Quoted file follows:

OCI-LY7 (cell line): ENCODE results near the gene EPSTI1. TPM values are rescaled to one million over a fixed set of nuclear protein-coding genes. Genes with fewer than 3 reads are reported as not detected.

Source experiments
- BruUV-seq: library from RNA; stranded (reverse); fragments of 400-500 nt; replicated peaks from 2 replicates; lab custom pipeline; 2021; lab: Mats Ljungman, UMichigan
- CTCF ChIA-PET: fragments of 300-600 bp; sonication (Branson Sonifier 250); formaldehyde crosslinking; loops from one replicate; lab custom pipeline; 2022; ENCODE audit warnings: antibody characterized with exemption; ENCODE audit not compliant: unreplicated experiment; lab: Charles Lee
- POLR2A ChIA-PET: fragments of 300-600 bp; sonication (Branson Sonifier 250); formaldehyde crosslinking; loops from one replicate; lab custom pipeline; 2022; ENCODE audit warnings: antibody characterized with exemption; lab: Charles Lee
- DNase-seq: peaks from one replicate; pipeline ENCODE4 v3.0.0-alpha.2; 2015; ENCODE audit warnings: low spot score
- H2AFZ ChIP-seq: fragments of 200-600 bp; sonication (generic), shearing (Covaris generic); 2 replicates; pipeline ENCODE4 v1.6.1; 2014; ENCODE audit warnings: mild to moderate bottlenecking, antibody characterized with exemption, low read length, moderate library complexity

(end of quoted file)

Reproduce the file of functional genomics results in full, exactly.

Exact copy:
OCI-LY7 (cell line): ENCODE results near the gene EPSTI1. TPM values are rescaled to one million over a fixed set of nuclear protein-coding genes. Genes with fewer than 3 reads are reported as not detected.

Source experiments
- BruUV-seq: library from RNA; stranded (reverse); fragments of 400-500 nt; replicated peaks from 2 replicates; lab custom pipeline; 2021; lab: Mats Ljungman, UMichigan
- CTCF ChIA-PET: fragments of 300-600 bp; sonication (Branson Sonifier 250); formaldehyde crosslinking; loops from one replicate; lab custom pipeline; 2022; ENCODE audit warnings: antibody characterized with exemption; ENCODE audit not compliant: unreplicated experiment; lab: Charles Lee
- POLR2A ChIA-PET: fragments of 300-600 bp; sonication (Branson Sonifier 250); formaldehyde crosslinking; loops from one replicate; lab custom pipeline; 2022; ENCODE audit warnings: antibody characterized with exemption; lab: Charles Lee
- DNase-seq: peaks from one replicate; pipeline ENCODE4 v3.0.0-alpha.2; 2015; ENCODE audit warnings: low spot score
- H2AFZ ChIP-seq: fragments of 200-600 bp; sonication (generic), shearing (Covaris generic); 2 replicates; pipeline ENCODE4 v1.6.1; 2014; ENCODE audit warnings: mild to moderate bottlenecking, antibody characterized with exemption, low read length, moderate library complexity